The Khalistani separatists have made out the three farm laws as a direct attack on Sikhs, largely encouraged by two Labour MPs, Tanmanjeet Singh Dhesi and Preet Kaur Gill

Sikhs in UK are well known for their intelligent moderation and their goodwill and service to others. Thus, it was a surprise when thousands of Sikh activists amassed to protest about the recently passed agricultural laws outside the India High Commission in Aldwych. These reforms, that to most seem to liberate the farmer, have by some in the UK sought to be converted into an alibi for holding “Khalistan Zindabad” rallies, disrupting London and threatening chaos.

The rally was organised by the Federation of Sikh Organisations, allegedly associated with Babbar Khalsa International. The BKI was proscribed by the UK government in March 2001, and the presence of Paramjeet Singh Pamma is testimony to its real motive: to slander India and India’s elected Prime Minister, to internationally blacken India’s reputation, and attempt to leave India isolated from friendly countries including the UK.

Two groups of protestors were summoned, the more numerous young rural immigrants, who brought the same political slogans heard in Delhi to the streets of London, and a second group comprising of Khalistan elements who shouted anti-India and anti-Prime Minister Narendra Modi catchphrases, analogous to Pakistan’s propaganda.

A few rural Punjabis seem to have been convinced by the hard left unions that this is an unfair deal for farmers, whereas the reforms leave the MSP unchanged and allow the farmer to choose his preferred buyer from a nationwide market, under guaranteed terms which are better for cash flow. These protests provide cover for state monopolies and the middlemen’s usurious commissions, who lose their power and profits now that everything is liberalised, better documented and more transparent.

The Khalistani separatists have made out the three laws as a direct attack on Sikhs, largely encouraged by two Labour MPs, Tanmanjeet Singh Dhesi and Preet Kaur Gill, who have jointly commandeered the All-Party Parliamentary Group (APPG) for British Sikhs under pressure from the International Sikh Youth Federation’s (ISYF’s) successor, the Sikh Federation. These two have empowered the few who hold secessionist ambitions in their community about a never-never land of Khalistan. It is lamentable that the protestors do not care for the situation of farmers and fishermen in the country where they live, Great Britain, with the same fervour or interest.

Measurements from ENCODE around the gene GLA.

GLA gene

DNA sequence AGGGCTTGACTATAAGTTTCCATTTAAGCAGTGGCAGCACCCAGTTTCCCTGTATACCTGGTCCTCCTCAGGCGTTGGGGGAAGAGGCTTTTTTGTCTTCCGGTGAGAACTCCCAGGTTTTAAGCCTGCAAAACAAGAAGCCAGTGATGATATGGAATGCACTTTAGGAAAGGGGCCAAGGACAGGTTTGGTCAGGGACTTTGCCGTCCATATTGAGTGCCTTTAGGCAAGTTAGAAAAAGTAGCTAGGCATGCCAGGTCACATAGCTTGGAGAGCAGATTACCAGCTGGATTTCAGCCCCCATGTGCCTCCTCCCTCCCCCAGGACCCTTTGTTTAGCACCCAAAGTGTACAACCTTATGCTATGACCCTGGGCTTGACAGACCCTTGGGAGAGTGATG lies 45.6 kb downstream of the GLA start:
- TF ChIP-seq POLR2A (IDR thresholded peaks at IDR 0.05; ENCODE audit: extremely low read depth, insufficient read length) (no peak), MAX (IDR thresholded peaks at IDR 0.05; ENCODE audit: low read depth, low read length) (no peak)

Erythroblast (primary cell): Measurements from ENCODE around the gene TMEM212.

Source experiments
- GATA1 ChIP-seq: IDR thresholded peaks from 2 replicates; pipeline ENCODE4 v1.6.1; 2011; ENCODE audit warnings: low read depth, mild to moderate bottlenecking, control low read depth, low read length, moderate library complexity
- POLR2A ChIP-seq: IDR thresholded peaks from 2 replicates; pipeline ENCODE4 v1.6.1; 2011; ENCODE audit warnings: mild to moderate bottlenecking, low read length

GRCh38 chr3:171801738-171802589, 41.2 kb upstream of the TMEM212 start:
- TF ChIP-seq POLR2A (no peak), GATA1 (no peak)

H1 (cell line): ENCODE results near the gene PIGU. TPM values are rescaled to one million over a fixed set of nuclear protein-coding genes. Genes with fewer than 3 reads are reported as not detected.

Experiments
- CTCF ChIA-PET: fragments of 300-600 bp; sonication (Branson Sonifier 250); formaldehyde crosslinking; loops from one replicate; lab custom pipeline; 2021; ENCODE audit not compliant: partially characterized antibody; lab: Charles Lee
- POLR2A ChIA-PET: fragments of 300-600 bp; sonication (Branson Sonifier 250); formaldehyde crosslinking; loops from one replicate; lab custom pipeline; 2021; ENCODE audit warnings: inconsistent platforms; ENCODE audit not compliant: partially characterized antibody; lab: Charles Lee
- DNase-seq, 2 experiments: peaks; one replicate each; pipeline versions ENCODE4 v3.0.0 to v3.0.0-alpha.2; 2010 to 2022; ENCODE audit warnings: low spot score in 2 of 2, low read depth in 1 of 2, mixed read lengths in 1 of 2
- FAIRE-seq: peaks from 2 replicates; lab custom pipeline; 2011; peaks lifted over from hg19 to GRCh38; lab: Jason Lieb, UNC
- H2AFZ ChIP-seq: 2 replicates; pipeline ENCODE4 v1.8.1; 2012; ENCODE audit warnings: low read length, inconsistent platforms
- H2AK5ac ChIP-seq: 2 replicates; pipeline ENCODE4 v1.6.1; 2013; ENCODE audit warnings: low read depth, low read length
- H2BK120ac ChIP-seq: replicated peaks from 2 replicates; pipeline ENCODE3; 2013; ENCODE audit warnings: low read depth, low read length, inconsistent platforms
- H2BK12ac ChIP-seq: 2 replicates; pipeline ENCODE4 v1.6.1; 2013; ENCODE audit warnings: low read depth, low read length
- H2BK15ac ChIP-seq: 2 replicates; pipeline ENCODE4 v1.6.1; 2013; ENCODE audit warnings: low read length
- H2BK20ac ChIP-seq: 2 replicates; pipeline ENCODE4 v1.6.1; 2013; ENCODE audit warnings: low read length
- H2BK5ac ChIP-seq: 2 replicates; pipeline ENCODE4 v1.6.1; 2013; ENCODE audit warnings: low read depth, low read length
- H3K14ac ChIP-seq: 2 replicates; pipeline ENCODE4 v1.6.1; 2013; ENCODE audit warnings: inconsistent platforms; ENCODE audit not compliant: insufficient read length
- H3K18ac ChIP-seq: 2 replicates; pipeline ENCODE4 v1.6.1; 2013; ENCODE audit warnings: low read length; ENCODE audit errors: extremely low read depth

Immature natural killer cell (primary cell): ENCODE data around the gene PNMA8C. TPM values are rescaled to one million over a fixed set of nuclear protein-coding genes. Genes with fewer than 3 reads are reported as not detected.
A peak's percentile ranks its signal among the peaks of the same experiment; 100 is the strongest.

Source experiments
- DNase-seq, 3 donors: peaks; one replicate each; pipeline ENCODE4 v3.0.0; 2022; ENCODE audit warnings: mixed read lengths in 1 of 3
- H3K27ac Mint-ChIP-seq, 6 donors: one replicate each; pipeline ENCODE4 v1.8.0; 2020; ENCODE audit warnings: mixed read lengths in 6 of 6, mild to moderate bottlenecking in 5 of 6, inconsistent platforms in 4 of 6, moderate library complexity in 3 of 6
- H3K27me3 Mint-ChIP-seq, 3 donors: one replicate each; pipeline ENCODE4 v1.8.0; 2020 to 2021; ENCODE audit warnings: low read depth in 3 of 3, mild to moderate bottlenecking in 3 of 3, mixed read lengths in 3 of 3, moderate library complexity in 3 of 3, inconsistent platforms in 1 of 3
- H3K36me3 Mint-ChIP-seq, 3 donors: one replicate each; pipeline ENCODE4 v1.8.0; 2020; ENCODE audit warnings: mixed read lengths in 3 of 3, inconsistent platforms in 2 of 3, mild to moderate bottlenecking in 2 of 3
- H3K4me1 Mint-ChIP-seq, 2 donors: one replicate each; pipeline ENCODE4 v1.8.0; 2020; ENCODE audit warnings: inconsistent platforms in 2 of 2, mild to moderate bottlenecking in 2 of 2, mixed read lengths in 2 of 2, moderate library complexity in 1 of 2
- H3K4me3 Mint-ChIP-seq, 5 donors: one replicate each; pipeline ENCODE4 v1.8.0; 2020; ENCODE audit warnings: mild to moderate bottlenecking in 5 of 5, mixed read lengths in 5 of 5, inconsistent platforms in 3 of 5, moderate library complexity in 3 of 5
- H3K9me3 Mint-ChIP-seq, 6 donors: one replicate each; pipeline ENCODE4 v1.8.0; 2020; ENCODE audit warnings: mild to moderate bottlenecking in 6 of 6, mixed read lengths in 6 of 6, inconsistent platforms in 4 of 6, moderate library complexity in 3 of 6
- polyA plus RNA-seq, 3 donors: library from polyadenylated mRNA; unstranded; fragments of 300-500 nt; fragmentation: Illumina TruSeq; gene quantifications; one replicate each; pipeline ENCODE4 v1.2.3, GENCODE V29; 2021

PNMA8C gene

The demonstration did not observe the government’s Covid social distancing guidelines; there also were smoke bombs and firecrackers. The Metropolitan Police had issued warnings in advance that strict regulations introduced by the government remained in place to help prevent the spread of coronavirus, Thirteen people were arrested for breach of Covid regulations; later on four were released with a fine. These protests have allowed the usual critical voices in foreign media to report only from the protestors’ perspective and deliver stories portraying India as a “fascist state”.

There has been a lack of offensive defence from India in western circles to counter the toxic narrative spread by a plethora of separatist groups, with just one email sent out by BJP’s foreign affairs department the day after the protests. It would have been helpful to have some top level BJP people explaining the benefits of the laws on international news channels. This is needed when numerous British Labour MPs, who are always ready to bat for Pakistan, were joining Tanmanjeet Singh Dhesi and Preet Gaur Gill in lobbying Secretary of State Dominic Raab to intervene with India. The British government has refused to take the bait, saying that the matter is internal to India.